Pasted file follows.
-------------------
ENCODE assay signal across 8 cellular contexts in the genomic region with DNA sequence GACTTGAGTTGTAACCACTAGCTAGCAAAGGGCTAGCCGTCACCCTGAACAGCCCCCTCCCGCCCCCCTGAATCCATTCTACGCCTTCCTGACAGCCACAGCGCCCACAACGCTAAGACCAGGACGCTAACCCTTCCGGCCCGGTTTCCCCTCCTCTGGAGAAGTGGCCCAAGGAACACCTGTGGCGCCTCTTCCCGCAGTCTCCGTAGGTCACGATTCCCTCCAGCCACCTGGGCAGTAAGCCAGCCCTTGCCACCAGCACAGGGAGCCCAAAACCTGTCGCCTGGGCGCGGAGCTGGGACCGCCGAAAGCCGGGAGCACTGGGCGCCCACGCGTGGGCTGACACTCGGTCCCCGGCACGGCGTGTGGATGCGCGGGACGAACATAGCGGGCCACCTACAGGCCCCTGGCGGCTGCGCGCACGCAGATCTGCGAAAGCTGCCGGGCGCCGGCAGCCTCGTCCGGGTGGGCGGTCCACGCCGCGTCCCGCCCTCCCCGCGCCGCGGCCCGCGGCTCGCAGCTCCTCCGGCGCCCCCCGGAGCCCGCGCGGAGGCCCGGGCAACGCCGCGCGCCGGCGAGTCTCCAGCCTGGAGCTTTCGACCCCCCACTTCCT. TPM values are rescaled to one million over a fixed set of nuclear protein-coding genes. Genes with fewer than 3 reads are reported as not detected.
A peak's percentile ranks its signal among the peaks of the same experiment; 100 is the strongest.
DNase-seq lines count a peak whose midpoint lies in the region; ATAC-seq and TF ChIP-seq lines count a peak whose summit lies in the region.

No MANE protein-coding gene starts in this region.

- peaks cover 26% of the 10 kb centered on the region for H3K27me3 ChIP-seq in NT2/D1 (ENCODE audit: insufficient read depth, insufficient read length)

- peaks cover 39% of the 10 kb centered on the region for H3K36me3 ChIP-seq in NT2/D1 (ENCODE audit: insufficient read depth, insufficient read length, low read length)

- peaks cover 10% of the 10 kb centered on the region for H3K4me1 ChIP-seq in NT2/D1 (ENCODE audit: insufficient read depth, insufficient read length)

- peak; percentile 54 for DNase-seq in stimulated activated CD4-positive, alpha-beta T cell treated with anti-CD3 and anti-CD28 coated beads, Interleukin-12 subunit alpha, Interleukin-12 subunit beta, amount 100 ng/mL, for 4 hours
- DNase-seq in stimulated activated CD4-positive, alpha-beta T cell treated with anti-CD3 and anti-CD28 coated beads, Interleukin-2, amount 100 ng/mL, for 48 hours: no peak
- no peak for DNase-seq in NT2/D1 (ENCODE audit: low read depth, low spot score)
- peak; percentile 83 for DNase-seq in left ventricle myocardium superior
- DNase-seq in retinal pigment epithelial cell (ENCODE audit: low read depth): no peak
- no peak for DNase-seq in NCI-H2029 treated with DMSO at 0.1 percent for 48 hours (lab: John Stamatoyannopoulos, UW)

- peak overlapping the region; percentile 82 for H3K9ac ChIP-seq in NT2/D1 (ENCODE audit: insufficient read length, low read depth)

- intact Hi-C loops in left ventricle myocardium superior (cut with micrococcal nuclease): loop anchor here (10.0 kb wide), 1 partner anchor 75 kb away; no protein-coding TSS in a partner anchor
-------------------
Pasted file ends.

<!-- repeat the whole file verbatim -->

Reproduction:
ENCODE assay signal across 8 cellular contexts in the genomic region with DNA sequence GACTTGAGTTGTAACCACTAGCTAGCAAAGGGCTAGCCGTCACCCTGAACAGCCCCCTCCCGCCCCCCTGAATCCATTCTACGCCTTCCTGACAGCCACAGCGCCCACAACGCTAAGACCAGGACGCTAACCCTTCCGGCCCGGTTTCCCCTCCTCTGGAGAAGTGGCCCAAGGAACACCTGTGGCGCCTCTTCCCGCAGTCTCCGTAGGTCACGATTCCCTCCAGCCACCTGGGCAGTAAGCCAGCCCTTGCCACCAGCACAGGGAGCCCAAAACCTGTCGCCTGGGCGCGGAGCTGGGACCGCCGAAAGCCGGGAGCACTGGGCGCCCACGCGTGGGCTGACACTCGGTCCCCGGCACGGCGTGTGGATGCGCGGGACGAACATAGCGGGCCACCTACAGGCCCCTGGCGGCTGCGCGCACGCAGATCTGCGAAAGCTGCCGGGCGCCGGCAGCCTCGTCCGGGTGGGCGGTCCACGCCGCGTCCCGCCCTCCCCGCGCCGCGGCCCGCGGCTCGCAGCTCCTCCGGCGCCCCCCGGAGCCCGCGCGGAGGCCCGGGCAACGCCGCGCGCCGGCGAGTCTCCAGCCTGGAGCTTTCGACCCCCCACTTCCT. TPM values are rescaled to one million over a fixed set of nuclear protein-coding genes. Genes with fewer than 3 reads are reported as not detected.
A peak's percentile ranks its signal among the peaks of the same experiment; 100 is the strongest.
DNase-seq lines count a peak whose midpoint lies in the region; ATAC-seq and TF ChIP-seq lines count a peak whose summit lies in the region.

No MANE protein-coding gene starts in this region.

- peaks cover 26% of the 10 kb centered on the region for H3K27me3 ChIP-seq in NT2/D1 (ENCODE audit: insufficient read depth, insufficient read length)

- peaks cover 39% of the 10 kb centered on the region for H3K36me3 ChIP-seq in NT2/D1 (ENCODE audit: insufficient read depth, insufficient read length, low read length)

- peaks cover 10% of the 10 kb centered on the region for H3K4me1 ChIP-seq in NT2/D1 (ENCODE audit: insufficient read depth, insufficient read length)

- peak; percentile 54 for DNase-seq in stimulated activated CD4-positive, alpha-beta T cell treated with anti-CD3 and anti-CD28 coated beads, Interleukin-12 subunit alpha, Interleukin-12 subunit beta, amount 100 ng/mL, for 4 hours
- DNase-seq in stimulated activated CD4-positive, alpha-beta T cell treated with anti-CD3 and anti-CD28 coated beads, Interleukin-2, amount 100 ng/mL, for 48 hours: no peak
- no peak for DNase-seq in NT2/D1 (ENCODE audit: low read depth, low spot score)
- peak; percentile 83 for DNase-seq in left ventricle myocardium superior
- DNase-seq in retinal pigment epithelial cell (ENCODE audit: low read depth): no peak
- no peak for DNase-seq in NCI-H2029 treated with DMSO at 0.1 percent for 48 hours (lab: John Stamatoyannopoulos, UW)

- peak overlapping the region; percentile 82 for H3K9ac ChIP-seq in NT2/D1 (ENCODE audit: insufficient read length, low read depth)

- intact Hi-C loops in left ventricle myocardium superior (cut with micrococcal nuclease): loop anchor here (10.0 kb wide), 1 partner anchor 75 kb away; no protein-coding TSS in a partner anchor